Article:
I had a recent conversation with a patient. I told her we need to sort out other co-morbidities. Co-infections? No. This was a new term for this very Lyme literate patient. I was not saying the patient did not have Lyme disease. Not at all. Patients with Lyme disease frequently have a variety of other medical problems which contribute to their illness to varying extents. And, in some cases, it is not Lyme which is making the patient ill, regardless of what the Western Blot says: if the signs and symptoms do not fit -- Lyme may not be the primary issue. Or, perhaps Lyme's contribution to the illness is minor. For example:
Fatigue--profound fatigue, is almost invariably a prominent symptom. What else causes this? Other causes include hypothyroidism, B12 deficiency, anemia, depression and insomnia. After these are excluded, my patients are sent for sleep studies. Sleep disorders are a major cause of fatigue. Lyme patients have higher rates of sleep disorders compared to the general population. Patients may have obstructive sleep apnea (OSA) or central sleep apnea, a brain disease. Sleep apnea is associated with numerous other medical disorders: cardiovascular disease, diabetes and others. Sleep apnea is also associated with neuro-cognitive dysfunction -- sound familiar? And sleep apnea is associated with alterations of immune function. Specifically, high levels of inflammatory cytokines, TNF alpha, interleukins have been measured in these patients. Sleep apnea is a significant co-morbidity which interfers with the healing process.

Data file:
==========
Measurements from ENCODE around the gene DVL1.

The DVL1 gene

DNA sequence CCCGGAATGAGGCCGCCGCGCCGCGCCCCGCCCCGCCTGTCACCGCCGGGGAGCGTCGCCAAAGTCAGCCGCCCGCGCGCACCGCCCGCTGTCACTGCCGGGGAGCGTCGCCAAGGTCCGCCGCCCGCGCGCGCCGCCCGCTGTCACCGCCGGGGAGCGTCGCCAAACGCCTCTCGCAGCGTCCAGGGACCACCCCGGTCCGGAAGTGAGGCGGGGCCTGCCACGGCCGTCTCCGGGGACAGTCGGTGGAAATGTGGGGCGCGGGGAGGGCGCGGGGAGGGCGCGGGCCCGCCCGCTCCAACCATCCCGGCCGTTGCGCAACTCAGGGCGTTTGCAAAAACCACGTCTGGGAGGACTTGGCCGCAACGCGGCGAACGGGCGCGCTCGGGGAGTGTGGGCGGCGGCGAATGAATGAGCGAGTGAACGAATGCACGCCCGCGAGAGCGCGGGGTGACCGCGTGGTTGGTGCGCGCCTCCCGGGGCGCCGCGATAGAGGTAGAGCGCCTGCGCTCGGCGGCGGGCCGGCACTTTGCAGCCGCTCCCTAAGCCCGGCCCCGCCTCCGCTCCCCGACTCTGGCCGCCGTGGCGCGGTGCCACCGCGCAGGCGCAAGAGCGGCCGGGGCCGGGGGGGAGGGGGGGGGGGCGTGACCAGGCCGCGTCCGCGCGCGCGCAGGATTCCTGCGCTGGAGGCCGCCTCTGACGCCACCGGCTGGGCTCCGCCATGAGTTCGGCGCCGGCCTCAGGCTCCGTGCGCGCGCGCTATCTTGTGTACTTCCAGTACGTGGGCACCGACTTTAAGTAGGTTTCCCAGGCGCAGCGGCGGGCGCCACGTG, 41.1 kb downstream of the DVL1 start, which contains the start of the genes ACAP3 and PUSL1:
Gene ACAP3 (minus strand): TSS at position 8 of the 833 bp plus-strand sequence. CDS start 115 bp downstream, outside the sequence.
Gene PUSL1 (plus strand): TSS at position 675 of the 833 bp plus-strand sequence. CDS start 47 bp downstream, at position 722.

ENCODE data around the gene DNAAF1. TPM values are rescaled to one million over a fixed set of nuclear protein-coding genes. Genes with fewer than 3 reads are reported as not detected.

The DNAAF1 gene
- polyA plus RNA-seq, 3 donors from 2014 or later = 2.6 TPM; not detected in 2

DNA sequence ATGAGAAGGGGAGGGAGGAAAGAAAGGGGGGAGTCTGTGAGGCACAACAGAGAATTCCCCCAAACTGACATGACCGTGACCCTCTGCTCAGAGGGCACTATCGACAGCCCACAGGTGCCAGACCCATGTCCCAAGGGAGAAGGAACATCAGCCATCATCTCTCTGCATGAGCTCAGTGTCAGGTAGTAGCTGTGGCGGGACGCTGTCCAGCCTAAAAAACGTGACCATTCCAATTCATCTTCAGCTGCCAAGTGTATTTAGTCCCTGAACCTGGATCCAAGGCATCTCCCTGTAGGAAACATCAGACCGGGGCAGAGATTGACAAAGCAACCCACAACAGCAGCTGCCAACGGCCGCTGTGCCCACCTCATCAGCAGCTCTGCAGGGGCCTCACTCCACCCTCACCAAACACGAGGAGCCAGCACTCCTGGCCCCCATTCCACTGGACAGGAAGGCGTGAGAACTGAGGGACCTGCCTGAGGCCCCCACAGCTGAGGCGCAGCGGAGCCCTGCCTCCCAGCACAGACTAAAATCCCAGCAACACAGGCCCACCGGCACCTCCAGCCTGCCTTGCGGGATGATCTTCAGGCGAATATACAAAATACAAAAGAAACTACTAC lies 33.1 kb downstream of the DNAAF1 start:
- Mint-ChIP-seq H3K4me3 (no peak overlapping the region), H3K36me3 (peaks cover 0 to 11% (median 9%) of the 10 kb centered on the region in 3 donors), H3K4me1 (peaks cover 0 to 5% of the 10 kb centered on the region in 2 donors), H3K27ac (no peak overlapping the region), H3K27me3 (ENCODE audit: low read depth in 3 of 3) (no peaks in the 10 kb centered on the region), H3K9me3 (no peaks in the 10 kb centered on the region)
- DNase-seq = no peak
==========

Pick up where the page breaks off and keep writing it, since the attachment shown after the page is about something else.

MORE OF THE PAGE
Oher sleep orders are common as well. Restless leg syndrome is a common cause of poor quality, non-restorative sleep. This condition may be respond to supplementation with high doses of iron, sometimes intravenously, based on ferritin levels (it is not clear why these patients have profound depletion of iron). This movement disorder shares common features with Parkinson's disease, a movement disorder mediated by dopamine deficiency in the basal ganglia, a deep area of the brain. Both disorders are treated with dopamine agonists such as Mirapex. This should not be confused with cortical brain dysfunction--loss of executive dysfunction--related to insufficient dopamine activity in the cerebral cortex. This is treated with dopamine agonists such as stimulants which work in these areas of the brain.
A second sleep test, an MSLT can evaluate for narcolepsy and other disorders. Narcolepsy has been considered a disorder of arousal but is now understood to be a disorder of sleep. This may be effectively treated with Xyrem, a drug which is safe but suffers a bad reputation.
Sleep disorders: a common co-morbidity, cause fatigue and cognitive impairments, as well as mood changes and irritability. Not to say I don't start Lyme therapy early in the process - I must also fix the "non-Lyme" to see what remains.
This is but one example of numerous potential co-morbidities.
Patients may have: rare genetic disorders, rare metabolic disorders - or acquired mutisytem-disorders. One of my patient suffers with stiff man syndrome. This is a rare autoimmune disease caused by destruction of a GABA precursor. Another suffers with a toxic yeast syndrome which mimics chronic Lyme. Neuro-cognitive changes and new onset headaches may be caused a brain tumors or other cancers. It is know that Lyme may be associated with brain tumors.
Medical texts are ripe with esoteric diseases: mystery diagnoses. These are the patients that seek our help. It is not always Lyme.